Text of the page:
Open Access

Localisation using mini c-arm fluoroscopy of needles ingested by a woman with schizophrenia: a case report

  • Alper Parlakgumus1Email author,
  • Sedat Yildirim1,
  • Naime Tokmak2,
  • Tamer Colakoglu1,
  • Kenan Caliskan1,
  • Ali Ezer1 and
  • Gokhan Moray1
Journal of Medical Case Reports20093:6491

https://doi.org/10.1186/1752-1947-3-6491

Received: 6 April 2008

Accepted: 13 January 2009

Published: 18 March 2009

Abstract

Introduction

Our aim was to specify the use of mini C-arm fluoroscopy in a woman with schizophrenia who was suffering from abdominal pain because of ingested needles.

Case presentation

Here we report the case of an 18-year-old Turkish woman with schizophrenia who was admitted to the emergency department with signs of an acute abdomen as a result of ingestion of multiple needles. This is the third case in the literature for which mini C-arm fluoroscopy has been used to localize metallic sewing needles.

Conclusion

When intentional ingestion occurs, surgery is rarely required. It is hard to localize ingested sewing needles and mini C-arm fluoroscopy is a good alternative when metal detectors are not available for localization of metal sewing needles. We recommend this approach because it helps to avoid unnecessary exploration, shortens the duration of surgery and provides outstanding results.

Introduction

Foreign body ingestion has been a fundamental subject in the area of pediatrics, emergency surgery and gastroenterology. Intentional ingestions of foreign bodies occur as a result of many factors such as self-demanding impulsivity, attention-seeking behavior in people with personality disorders, command hallucinations in the case of schizophrenia and in prisoners for the purpose of being transferred to a hospital. In the literature, mini C-arm fluoroscopy has rarely been rarely to detect metallic needles. Here we report an 18-year-old woman with schizophrenia who ingested multiple needles. This is the third case in the literature for which mini C-arm fluoroscopy has been used to localize metallic sewing needles.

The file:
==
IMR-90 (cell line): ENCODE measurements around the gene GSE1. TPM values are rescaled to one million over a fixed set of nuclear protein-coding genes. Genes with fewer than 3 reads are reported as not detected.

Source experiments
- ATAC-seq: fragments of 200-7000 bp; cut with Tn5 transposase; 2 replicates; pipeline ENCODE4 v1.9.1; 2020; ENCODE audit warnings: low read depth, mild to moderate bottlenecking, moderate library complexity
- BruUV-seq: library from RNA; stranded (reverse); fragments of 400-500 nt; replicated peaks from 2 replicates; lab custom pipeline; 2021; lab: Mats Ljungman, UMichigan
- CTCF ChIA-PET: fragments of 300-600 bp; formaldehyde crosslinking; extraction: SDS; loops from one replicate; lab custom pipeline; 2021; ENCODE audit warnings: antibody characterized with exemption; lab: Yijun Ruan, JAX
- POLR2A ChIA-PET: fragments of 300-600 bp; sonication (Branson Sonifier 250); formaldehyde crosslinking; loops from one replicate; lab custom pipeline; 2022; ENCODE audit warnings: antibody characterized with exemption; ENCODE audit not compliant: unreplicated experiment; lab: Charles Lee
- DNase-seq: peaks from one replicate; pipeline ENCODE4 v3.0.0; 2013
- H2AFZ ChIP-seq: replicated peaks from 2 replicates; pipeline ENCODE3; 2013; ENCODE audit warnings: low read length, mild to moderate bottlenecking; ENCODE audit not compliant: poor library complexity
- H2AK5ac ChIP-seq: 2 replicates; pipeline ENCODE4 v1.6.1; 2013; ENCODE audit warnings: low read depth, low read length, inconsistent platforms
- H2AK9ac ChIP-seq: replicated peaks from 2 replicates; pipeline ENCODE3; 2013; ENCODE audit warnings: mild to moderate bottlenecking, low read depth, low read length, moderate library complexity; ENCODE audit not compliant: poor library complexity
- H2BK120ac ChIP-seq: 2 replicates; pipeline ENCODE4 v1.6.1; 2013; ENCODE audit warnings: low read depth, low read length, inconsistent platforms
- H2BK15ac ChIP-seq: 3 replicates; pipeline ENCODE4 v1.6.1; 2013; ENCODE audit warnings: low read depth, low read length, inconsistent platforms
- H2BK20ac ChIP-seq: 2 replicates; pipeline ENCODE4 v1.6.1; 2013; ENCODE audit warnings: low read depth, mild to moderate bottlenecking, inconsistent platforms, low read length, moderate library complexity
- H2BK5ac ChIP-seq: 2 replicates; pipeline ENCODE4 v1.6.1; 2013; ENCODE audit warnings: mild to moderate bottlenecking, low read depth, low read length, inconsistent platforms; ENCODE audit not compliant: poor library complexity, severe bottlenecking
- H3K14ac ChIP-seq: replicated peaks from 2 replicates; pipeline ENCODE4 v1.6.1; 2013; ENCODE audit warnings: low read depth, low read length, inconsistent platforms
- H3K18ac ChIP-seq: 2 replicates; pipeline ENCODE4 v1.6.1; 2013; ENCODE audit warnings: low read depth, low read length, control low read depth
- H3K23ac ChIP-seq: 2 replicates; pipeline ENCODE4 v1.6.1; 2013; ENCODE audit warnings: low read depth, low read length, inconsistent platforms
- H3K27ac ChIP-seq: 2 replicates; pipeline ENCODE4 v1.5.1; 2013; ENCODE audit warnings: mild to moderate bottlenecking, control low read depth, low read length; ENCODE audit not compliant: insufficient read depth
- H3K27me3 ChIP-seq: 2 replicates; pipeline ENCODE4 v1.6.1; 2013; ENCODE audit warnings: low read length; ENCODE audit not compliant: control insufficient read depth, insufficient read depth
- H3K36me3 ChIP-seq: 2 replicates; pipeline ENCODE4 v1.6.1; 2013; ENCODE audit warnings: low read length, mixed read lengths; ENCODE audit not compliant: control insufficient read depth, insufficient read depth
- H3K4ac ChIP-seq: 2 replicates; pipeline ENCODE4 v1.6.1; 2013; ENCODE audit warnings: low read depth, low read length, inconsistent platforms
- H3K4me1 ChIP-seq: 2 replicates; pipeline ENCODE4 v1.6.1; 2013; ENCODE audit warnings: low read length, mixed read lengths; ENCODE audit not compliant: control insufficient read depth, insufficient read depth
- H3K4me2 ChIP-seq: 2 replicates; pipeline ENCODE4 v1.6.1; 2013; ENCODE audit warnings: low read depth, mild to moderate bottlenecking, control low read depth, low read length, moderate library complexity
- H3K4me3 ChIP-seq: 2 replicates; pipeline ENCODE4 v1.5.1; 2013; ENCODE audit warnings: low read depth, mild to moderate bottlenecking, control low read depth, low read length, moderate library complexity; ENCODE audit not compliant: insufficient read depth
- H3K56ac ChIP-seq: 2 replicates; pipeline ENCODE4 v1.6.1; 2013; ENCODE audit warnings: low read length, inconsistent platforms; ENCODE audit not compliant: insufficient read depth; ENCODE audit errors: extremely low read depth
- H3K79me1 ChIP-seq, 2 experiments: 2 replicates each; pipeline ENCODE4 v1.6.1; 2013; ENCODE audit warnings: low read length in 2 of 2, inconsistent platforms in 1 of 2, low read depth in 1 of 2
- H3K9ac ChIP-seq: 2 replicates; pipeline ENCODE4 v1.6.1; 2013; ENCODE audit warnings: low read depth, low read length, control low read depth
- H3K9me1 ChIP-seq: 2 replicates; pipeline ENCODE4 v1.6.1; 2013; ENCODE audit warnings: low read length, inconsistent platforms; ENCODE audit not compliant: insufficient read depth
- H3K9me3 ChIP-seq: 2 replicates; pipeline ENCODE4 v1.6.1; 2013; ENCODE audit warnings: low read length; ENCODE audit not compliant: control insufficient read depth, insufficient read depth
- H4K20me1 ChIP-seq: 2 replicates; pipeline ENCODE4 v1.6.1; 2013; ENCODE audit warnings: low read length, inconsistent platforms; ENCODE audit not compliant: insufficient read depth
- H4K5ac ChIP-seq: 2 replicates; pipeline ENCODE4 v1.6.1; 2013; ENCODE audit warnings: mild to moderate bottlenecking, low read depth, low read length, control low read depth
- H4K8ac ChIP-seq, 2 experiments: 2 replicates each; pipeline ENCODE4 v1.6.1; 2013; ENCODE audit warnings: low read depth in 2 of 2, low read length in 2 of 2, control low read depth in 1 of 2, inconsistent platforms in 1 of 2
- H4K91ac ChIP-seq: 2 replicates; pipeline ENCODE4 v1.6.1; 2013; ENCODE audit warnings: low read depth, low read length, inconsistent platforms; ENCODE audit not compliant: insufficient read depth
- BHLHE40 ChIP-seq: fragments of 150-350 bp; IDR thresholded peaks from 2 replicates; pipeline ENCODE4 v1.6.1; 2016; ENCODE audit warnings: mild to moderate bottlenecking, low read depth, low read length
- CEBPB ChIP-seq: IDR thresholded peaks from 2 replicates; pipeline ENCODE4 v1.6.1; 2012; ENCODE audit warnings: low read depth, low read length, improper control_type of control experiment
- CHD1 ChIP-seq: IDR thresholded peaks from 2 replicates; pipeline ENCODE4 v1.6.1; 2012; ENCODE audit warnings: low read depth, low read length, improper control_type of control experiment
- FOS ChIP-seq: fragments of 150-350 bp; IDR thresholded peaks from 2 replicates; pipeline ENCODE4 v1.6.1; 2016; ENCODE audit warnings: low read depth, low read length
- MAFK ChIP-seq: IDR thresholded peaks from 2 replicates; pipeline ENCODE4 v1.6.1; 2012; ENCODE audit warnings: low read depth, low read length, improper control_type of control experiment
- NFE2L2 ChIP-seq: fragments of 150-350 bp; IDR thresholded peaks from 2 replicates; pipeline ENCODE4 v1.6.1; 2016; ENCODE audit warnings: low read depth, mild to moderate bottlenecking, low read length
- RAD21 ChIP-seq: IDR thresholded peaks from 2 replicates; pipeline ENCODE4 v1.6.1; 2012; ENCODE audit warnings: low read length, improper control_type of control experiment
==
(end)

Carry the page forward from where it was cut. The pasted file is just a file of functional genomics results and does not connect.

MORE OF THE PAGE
Case presentation

An 18-year-old Turkish woman with paranoid schizophrenia was admitted to the emergency department with a history of swallowing multiple sewing needles 20 days previously. She had progressive abdominal pain, nausea and vomiting. On physical examination, she was tachycardic, had abdominal tenderness, rigidity and a palpable prickling body under the skin on the left side of the umbilicus (Figure 1). Routine laboratory examinations revealed leucopenia and abdominal X-ray (Figure 2) and computed tomography (CT) showed three needles (Figure 3).
Figure 1

Palpable prickling body under the skin on the left side of umbilicus.

Figure 2

Abdominal X -ray showing three pieces of needles.

Figure 3

Axial non-enhanced CT scan showed hyperdensity due to metallic sewing needles in the jejunal lumen.

Abdominal exploration was performed and during the laparotomy, a needle that had migrated from the descending colon to the abdominal wall was found (Figure 4). In this case, we used mini C-arm fluoroscopy for identification of the needles and this approach obviated exploration and shortened the operation time. The other two needles were detected in proximal and distal parts of the jejunum with the aid of fluoroscopy (Figure 5). On the fifth postoperative day, she recovered fully and was discharged. Six months after the operation, the patient did not have any complaints. She was taking her psychiatric medications regularly, she was not losing weight and she was healthy and in good condition. X- Ray and CT did not show any swallowed foreign bodies at the follow-up examination.